The documentary feature film, No ordinary campaign, follows the journey of White House power couple Brian Wallach and Sandra Abrevaya, who found their world turned upside down by Brian’s ALS diagnosis at age 37, the same day they brought their second daughter home from the hospital. Faced with a brutal illness that threatens to take everything from them, Brian and Sandra embark on a journey to reclaim their future and make a difference for millions of people seeking to have their voices heard in a failing healthcare system.
Meg Zucker, who was born with a finger on each hand, shortened forearms and a deformed toe on each foot caused by a genetic condition called ectrodactyly, discussed her book, Born Extraordinary: Empowering Children With Differences and Disabilities, via a live stream where she talked about parents swallowing their pride, not being too overprotective, and the phrase her parents used: “Let go and let it be.” –Meg Zucker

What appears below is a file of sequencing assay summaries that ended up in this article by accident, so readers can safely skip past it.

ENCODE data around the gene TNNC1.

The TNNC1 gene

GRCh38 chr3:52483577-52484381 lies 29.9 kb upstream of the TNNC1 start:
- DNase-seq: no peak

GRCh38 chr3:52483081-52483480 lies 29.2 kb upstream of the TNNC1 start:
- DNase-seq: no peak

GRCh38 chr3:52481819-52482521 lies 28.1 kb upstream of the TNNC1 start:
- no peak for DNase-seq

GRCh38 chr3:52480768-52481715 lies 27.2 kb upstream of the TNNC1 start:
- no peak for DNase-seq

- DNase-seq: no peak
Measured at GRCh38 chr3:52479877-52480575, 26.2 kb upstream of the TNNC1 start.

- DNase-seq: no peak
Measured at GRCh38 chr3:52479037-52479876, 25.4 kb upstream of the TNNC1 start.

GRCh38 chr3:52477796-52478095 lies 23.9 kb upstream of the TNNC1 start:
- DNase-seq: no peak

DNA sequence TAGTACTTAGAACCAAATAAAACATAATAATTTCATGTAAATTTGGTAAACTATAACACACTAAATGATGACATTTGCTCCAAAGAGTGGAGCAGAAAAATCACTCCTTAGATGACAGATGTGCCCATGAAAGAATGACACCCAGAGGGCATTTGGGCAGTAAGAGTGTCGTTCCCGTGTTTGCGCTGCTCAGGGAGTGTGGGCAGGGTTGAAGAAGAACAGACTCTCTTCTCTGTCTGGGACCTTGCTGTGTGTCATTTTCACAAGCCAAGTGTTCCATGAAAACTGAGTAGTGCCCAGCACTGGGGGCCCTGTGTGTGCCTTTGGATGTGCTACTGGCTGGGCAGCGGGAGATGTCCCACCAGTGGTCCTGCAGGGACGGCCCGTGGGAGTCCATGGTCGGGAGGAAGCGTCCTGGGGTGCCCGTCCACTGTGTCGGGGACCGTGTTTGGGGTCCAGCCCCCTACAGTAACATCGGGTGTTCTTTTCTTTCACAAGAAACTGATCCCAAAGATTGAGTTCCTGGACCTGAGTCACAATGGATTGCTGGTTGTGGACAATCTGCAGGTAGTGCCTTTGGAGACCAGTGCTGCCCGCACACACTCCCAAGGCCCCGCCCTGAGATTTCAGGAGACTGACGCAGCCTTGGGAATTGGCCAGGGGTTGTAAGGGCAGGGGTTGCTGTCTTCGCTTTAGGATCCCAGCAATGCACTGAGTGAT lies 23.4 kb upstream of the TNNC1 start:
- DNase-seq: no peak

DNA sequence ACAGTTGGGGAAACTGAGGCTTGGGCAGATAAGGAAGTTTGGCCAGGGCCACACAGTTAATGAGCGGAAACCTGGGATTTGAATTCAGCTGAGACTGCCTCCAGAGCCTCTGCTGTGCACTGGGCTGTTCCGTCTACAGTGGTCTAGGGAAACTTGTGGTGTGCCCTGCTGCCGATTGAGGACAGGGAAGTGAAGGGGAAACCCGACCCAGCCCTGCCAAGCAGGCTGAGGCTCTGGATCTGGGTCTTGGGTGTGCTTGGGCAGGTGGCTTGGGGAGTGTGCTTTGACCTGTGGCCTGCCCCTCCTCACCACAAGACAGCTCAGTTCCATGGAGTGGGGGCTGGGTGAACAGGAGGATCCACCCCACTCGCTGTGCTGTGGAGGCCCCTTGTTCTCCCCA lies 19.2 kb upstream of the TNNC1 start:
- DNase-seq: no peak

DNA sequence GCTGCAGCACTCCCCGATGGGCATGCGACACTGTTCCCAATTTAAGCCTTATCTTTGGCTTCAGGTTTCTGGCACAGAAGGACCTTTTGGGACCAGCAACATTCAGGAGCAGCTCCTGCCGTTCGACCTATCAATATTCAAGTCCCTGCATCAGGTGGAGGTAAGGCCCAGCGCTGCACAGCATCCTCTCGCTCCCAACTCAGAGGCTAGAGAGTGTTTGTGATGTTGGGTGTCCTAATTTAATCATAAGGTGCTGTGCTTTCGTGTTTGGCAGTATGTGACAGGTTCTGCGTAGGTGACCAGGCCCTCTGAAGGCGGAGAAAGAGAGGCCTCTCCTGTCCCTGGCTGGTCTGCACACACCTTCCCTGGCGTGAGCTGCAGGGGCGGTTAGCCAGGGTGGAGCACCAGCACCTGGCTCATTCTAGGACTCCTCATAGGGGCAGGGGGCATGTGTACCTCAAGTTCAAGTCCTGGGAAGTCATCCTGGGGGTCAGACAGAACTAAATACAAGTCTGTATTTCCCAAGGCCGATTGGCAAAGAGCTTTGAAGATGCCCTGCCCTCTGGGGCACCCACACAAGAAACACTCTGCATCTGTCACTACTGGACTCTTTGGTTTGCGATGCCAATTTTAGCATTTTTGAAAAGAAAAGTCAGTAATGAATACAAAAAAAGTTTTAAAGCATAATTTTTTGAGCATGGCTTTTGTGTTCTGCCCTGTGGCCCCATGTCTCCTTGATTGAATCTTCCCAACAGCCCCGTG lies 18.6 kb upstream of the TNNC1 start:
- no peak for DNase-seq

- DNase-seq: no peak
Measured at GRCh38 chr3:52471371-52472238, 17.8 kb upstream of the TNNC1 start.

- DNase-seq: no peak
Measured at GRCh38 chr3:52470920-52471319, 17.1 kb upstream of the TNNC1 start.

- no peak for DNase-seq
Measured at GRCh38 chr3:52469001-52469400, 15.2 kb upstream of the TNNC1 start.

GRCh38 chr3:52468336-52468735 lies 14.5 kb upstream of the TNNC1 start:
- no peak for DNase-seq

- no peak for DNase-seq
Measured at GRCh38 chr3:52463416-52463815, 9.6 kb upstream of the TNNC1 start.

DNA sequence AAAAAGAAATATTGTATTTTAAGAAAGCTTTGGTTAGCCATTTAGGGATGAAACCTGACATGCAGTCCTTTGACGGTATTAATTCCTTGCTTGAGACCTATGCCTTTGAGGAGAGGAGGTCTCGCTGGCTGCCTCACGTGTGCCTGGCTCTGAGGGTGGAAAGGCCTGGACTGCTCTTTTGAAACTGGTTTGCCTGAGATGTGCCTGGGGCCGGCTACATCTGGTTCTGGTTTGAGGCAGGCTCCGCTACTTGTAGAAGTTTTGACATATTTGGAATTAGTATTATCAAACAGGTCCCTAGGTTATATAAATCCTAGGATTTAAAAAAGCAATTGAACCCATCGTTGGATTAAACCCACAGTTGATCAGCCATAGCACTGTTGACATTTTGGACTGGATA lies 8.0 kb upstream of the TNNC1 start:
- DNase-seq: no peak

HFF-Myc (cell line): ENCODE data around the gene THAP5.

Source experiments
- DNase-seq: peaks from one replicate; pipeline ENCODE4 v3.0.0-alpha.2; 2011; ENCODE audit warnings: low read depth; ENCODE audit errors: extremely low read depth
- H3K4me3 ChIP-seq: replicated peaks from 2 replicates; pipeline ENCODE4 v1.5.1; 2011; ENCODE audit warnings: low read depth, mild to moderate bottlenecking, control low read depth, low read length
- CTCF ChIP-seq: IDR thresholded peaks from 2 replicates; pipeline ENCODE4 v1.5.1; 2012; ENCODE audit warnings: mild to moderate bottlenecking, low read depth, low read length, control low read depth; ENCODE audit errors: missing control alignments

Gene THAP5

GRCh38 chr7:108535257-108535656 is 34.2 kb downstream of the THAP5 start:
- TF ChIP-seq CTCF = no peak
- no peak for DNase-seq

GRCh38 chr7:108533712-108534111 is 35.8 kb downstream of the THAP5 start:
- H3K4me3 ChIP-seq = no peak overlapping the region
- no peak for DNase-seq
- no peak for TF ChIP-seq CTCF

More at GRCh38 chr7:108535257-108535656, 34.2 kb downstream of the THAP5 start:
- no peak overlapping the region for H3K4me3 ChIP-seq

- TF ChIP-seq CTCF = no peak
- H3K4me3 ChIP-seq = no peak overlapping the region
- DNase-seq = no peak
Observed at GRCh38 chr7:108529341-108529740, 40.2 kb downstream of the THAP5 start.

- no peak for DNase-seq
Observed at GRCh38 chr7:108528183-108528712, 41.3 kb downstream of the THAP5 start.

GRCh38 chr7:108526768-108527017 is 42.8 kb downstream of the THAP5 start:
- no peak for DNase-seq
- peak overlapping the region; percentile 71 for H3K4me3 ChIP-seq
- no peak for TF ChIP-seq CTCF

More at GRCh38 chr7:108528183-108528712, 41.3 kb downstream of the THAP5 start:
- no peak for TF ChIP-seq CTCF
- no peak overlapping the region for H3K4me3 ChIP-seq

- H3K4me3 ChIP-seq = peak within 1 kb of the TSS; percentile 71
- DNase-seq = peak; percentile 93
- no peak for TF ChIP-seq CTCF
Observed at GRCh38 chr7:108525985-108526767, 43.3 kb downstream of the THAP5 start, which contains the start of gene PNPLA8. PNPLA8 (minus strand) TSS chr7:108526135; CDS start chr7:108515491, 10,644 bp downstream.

Although most of them can be labeled by society as “disabled” films, after watching many films online, they have been shown to be more about human experience than disability. Zablocki summed it up: “Conclusion: Films are an easily accessible art form, and we choose films that speak broadly and have superior production quality. Good stories speak universally and can touch anyone. We hope people will come for the films and stay for the impact.”
To see the list of upcoming festivals, click here.
About the Author: Dawn Grabowski is a member of the Loreen Arbus Accessibility is Fundamental program, a fellowship created with Women’s eNews to train women with disabilities as professional journalists so they can write, research and report on the most critical issues impacting the community. people with disabilities. Dawn is also an actress, filmmaker, content creator, speaker, voice-over artist, producer, and stand-up comedian because she’s not qualified to stand. born with Central – Nerve Disorder Cerebral Palsy, the industry and the world label her as a person/performer with a disability (PWD), but she thinks the labels are for the pots and not for the people. IG handle: @grabowskidawn